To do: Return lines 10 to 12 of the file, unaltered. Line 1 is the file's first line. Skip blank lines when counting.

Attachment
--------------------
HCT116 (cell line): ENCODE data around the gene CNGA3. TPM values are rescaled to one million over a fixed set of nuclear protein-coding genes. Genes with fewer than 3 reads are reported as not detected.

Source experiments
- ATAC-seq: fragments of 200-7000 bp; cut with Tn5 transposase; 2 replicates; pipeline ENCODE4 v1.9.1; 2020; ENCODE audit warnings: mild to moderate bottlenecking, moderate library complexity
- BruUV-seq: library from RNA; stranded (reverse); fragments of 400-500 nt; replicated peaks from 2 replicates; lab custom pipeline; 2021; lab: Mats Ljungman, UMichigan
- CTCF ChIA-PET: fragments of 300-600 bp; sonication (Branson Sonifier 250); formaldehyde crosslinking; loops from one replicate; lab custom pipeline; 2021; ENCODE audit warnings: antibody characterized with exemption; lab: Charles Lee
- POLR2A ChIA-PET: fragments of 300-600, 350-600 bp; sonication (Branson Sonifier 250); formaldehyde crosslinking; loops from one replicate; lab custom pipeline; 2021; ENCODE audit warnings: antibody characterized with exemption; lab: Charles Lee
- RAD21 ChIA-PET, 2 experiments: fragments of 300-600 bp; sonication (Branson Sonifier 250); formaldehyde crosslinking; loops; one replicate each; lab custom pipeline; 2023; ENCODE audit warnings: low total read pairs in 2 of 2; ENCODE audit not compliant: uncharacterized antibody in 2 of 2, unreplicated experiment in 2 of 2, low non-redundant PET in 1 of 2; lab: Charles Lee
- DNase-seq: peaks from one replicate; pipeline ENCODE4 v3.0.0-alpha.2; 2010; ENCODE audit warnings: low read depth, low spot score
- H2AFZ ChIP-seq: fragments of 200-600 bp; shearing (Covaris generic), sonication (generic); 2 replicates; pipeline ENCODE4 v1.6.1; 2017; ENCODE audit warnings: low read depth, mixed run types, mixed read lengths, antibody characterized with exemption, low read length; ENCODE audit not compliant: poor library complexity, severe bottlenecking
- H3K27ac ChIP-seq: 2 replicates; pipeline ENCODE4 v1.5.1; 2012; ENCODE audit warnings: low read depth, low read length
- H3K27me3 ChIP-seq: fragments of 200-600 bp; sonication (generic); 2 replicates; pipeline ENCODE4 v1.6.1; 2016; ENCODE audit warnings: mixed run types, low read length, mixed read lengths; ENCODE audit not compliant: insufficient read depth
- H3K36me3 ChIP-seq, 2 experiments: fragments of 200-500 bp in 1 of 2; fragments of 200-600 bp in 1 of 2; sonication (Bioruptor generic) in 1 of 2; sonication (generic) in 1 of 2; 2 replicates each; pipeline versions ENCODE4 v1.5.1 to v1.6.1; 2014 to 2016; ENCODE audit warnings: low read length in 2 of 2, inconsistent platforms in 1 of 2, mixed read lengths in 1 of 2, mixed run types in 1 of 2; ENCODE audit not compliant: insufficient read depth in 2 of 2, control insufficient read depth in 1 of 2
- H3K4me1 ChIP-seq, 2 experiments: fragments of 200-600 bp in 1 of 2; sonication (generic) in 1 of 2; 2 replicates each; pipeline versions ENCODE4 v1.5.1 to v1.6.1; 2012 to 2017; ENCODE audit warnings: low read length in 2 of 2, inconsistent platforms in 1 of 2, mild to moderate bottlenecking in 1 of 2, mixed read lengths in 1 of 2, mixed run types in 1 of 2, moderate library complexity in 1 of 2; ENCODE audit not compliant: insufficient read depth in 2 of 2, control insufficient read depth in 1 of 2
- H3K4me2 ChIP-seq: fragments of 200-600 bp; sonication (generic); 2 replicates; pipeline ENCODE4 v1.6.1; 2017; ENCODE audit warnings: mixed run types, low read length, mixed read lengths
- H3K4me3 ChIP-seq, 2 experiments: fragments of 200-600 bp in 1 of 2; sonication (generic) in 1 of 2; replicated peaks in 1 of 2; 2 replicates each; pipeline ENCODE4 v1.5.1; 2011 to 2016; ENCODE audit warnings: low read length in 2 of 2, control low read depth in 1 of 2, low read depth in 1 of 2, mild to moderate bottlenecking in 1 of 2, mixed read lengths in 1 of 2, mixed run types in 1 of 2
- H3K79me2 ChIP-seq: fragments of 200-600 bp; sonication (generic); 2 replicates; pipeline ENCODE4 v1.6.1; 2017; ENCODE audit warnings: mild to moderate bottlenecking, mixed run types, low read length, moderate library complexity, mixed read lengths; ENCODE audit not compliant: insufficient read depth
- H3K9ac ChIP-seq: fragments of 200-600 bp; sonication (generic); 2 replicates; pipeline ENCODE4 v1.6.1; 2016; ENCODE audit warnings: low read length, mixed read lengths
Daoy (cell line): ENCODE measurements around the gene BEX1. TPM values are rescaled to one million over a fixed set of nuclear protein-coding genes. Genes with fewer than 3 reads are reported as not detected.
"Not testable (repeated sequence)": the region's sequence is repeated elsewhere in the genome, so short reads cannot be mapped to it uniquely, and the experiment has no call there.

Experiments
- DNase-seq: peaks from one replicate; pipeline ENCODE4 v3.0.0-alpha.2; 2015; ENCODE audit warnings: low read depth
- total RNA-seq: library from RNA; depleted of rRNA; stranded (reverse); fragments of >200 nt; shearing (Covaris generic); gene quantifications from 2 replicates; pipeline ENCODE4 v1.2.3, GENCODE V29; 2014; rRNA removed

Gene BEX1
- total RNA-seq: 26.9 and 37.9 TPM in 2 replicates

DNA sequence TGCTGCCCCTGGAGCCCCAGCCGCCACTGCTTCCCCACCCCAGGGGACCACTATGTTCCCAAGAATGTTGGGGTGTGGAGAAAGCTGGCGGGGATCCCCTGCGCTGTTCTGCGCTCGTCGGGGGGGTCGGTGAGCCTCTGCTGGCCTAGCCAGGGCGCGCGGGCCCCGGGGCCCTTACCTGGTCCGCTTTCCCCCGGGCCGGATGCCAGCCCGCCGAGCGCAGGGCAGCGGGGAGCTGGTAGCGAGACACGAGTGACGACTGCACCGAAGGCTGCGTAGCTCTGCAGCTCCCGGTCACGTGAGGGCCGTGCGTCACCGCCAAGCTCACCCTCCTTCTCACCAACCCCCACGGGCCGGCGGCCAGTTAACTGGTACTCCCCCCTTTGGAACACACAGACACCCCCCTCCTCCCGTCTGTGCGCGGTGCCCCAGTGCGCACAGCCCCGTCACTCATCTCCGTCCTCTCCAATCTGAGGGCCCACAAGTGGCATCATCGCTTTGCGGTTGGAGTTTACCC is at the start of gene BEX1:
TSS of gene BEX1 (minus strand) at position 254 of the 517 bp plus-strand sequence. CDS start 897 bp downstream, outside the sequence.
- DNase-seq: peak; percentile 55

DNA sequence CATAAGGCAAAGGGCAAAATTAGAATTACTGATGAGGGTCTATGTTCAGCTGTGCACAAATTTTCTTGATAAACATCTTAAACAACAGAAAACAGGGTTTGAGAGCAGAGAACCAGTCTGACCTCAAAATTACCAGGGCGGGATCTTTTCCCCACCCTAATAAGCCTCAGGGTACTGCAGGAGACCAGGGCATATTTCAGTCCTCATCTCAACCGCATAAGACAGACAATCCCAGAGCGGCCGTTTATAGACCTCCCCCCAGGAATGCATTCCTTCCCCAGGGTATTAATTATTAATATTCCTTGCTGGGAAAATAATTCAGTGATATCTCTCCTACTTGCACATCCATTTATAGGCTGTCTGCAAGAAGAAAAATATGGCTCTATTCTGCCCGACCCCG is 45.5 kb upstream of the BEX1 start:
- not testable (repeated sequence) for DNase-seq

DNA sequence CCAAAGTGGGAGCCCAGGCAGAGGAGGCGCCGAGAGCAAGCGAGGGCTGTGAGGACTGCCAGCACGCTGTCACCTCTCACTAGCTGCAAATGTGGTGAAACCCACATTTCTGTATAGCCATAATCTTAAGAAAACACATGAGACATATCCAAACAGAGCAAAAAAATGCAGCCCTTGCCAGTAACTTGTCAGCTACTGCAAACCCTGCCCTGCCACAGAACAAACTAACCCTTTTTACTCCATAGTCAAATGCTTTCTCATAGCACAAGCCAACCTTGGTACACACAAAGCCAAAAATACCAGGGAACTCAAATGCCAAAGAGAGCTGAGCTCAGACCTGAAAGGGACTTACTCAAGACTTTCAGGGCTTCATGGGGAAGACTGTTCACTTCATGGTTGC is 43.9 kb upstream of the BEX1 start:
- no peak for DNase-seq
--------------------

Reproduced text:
- H3K27ac ChIP-seq: 2 replicates; pipeline ENCODE4 v1.5.1; 2012; ENCODE audit warnings: low read depth, low read length
- H3K27me3 ChIP-seq: fragments of 200-600 bp; sonication (generic); 2 replicates; pipeline ENCODE4 v1.6.1; 2016; ENCODE audit warnings: mixed run types, low read length, mixed read lengths; ENCODE audit not compliant: insufficient read depth
- H3K36me3 ChIP-seq, 2 experiments: fragments of 200-500 bp in 1 of 2; fragments of 200-600 bp in 1 of 2; sonication (Bioruptor generic) in 1 of 2; sonication (generic) in 1 of 2; 2 replicates each; pipeline versions ENCODE4 v1.5.1 to v1.6.1; 2014 to 2016; ENCODE audit warnings: low read length in 2 of 2, inconsistent platforms in 1 of 2, mixed read lengths in 1 of 2, mixed run types in 1 of 2; ENCODE audit not compliant: insufficient read depth in 2 of 2, control insufficient read depth in 1 of 2